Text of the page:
Software Documentation

Software Documentation

Visual Descriptive Language (VDL)Documentation

Last updated: September 12, 2023

8 Exact simulation syntax

The standard syntax for cake descriptions described in Cake descriptions represents not just the visual appearance of the cake but also the physical construction of the cake tubes in rows.  For example, the standard syntax cake description,

49 Shot 5s (a) Red Pearl + (b) Blue Pearl Cake Z-Shape, 7 Rows, Row 1,3,5 (aaaaaaa), Row 2,4,6 (bbbbbbb), Row 7 (1.2/abababa/FNT)

has seven rows of seven shots each, and the rows of tubes are angling all left and all right for the first six rows, and then fanned out for the last row.  The standard syntax is capable of representing most physically realistic cakes, but there are cakes that the standard syntax cannot represent, such as cakes with angles or timing that don’t match the standard row patterns described in Firing patterns for cake and slice rows.  For all the cakes that cannot be represented in the standard syntax, you can use the exact simulation syntax VDL to produce an exactly matching visual representation without any relationship to the physical construction of the cake.

The show import functions and the “Effects > Create cake by combining selected effects…” function fall back upon the exact simulation syntax VDL automatically when the standard syntax is unable to represent the visual appearance of the cake.  If you create cakes without being particularly attentive to the exact angles or timing, you are likely to run into exact simulation syntax a lot.


Exact simulation syntax

The equivalent exact simulation syntax VDL for the standard syntax cake description above is,

49 Shot 5s (a) Red Pearl + (b) Blue Pearl Cake, 1 Row (-30a93/-20a/-10a/0a/10a/20a/30a/b/20b/10b/0b/-10b/-20b/-30b/a/-20a/-10a/0a/10a/20a/30a/b/20b/10b/0b/-10b/-20b/-30b/a92/-20a/-10a/0a/10a/20a/30a/b/20b/10b/0b/-10b/-20b/-30b1200/a0/-20b/-10a/0b/10a/20b/30a/CAK)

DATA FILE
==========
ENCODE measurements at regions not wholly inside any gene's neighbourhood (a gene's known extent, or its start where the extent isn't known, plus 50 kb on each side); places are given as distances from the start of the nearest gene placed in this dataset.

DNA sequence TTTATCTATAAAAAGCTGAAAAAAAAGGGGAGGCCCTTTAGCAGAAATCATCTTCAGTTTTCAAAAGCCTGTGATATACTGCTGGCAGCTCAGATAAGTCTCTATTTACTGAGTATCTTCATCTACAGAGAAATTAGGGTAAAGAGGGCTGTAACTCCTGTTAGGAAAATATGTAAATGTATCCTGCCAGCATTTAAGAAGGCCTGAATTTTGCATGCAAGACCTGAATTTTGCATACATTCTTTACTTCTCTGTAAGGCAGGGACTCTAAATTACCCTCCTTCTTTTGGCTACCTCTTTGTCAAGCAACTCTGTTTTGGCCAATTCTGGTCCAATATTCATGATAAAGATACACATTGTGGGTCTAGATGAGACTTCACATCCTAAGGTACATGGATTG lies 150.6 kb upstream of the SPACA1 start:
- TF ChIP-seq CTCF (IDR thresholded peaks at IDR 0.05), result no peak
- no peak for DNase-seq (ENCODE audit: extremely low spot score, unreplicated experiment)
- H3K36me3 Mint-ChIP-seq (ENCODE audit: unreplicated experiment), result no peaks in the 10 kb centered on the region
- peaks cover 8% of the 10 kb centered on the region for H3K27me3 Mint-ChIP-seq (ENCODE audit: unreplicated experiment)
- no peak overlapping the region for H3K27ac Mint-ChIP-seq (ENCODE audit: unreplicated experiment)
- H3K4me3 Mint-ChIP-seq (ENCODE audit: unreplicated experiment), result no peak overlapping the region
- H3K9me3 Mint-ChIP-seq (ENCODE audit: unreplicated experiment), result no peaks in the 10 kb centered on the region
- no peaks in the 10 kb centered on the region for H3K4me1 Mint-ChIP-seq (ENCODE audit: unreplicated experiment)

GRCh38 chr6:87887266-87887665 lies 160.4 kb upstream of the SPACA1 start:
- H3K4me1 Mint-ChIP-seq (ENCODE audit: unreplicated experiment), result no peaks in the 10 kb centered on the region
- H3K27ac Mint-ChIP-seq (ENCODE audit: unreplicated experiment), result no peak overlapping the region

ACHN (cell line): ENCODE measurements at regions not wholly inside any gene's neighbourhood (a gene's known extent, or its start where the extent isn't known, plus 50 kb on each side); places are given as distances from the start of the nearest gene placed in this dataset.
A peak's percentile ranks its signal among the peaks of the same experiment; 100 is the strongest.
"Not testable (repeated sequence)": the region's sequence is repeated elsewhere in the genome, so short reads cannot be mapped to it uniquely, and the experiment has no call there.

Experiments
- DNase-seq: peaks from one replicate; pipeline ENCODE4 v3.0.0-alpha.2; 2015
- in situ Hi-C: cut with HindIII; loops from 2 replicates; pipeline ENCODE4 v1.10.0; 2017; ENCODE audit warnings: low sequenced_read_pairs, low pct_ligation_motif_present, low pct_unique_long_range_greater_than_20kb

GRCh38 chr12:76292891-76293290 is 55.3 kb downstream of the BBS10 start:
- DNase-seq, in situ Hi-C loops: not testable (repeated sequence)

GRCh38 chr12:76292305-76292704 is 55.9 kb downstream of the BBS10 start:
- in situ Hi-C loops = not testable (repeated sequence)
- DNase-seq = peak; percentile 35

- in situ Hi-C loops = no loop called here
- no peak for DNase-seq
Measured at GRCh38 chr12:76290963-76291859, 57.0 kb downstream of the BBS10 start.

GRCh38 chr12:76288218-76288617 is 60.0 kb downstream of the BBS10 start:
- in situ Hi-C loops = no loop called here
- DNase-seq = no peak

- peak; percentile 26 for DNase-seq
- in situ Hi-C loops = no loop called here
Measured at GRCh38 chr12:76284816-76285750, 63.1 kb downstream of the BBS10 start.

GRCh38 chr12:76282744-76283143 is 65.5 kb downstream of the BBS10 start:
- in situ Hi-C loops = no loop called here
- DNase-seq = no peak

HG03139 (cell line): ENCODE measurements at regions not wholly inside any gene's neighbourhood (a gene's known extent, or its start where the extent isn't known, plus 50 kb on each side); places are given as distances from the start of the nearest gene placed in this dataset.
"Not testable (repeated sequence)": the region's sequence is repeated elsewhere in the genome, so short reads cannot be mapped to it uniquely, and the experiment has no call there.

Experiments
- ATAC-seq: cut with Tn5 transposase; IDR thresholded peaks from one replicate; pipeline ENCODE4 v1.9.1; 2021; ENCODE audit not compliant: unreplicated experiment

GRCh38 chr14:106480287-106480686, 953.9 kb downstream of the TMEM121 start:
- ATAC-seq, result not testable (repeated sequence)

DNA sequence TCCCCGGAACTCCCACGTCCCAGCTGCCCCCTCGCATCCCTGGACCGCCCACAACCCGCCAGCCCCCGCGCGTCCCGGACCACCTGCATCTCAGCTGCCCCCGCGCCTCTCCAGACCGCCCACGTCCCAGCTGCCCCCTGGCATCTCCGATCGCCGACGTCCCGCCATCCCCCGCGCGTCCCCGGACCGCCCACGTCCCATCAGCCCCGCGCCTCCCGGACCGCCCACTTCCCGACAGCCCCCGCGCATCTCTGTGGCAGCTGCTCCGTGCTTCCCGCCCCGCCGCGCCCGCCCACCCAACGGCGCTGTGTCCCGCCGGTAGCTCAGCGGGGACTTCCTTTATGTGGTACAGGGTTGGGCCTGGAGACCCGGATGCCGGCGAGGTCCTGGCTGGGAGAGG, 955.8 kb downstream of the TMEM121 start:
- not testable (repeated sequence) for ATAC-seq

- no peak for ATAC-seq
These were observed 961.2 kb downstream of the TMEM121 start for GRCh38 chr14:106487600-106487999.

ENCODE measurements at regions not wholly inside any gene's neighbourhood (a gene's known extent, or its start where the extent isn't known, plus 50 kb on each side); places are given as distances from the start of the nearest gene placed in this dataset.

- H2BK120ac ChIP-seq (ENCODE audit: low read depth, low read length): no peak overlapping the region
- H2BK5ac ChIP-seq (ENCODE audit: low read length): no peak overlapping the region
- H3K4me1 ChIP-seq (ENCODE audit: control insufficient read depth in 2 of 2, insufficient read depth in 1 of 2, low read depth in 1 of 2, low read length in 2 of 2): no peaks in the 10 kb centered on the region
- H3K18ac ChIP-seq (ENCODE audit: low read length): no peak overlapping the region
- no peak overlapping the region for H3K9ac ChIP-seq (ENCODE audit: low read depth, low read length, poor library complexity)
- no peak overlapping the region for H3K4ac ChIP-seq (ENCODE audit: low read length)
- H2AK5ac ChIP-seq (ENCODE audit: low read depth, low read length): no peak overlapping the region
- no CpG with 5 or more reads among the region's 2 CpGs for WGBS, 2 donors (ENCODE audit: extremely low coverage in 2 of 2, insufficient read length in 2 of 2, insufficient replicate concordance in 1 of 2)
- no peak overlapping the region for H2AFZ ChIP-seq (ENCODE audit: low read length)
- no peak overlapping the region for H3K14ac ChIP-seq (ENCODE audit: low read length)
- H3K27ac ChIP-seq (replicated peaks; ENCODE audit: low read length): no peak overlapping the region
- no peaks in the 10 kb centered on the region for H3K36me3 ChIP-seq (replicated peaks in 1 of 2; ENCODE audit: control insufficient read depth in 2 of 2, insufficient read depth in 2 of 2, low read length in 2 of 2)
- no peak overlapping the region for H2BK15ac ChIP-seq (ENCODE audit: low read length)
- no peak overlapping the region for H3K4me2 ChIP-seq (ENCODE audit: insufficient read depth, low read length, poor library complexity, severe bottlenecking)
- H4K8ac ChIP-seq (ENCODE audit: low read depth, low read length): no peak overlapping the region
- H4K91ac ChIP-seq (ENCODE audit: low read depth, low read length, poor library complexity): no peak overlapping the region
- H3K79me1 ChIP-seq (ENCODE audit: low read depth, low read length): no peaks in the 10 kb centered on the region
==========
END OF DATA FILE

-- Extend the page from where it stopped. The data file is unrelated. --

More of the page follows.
As you can see, the exact simulation syntax has exactly one row.  The row specifies every shot in the cake individually.  Thus the cake in this example has 49 tube description sections in its exact simulation syntax firing description (the part in parentheses after “Cake, 1 Row”).

The tube description sections are separated by slash characters.  Finally, after the last tube description section is the designator “/CAK” which indicates the phrase in an exact simulation syntax firing description.


Tube description sections

Each tube description section specifies (1) the left/right angle, (2) the tube label, and (3) the delay after the tube.  The examples in Table 1 represent the first tube in the cake description above.


Table 1 – Components of tube description sections

Component Example Explanation
Angle -30 Integer angle in degrees with positive numbers to the right; required for the first tube description section, and optional in the following sections
Tube label a A single letter referencing a label in the body of the cake description (see Cake descriptions); required for all tube description sections
Delay 93 Integer milliseconds; optional for all tube description sections; ignored for the last section if present


Compressing the representation

Since the exact simulation syntax represents every tube individually, a cake with a large number of tubes can yield quite a large exact simulation syntax representation.  To minimize the size of the representation, the optional components in the tube description section can be skipped.  When they are not present, the meaning is that they are the same as the previous tube.  In the example cake description above, the first 42 tubes are separated by 93ms delays, yet the number 93 is only required explicitly for the first tube in that sequence.

The 42nd tube is followed by a 1.2s delay, or 1200ms, and the remaining tubes are all shot at the same time according to the FNT firing pattern.  Notice the “/-30b1200/a0/” near the end of the cake description, above.  In the exact simulation syntax representation, the 1200ms delay and the first 0ms delay obviously need to be specified, but only once.  Thus the cake description above requires only three delays in the representation in total: 92, 1200, and 0.  That’s a lot more compact that 49 delays!

The same elision rule applies for the optional angle of the tube, except that the first angle is required in all circumstances.

As a matter of convenience, if all of the delays are skipped, then the meaning is that all the delays are the same and that they add up to make the specified duration of the cake match the time from the first shot to the last break.  For effects without breaks, like comets, that is equivalent to saying the delays add up to the duration of the cake, but for shells the duration of the cake includes the lift time of the final shot, so the calculated delays need to take that into account.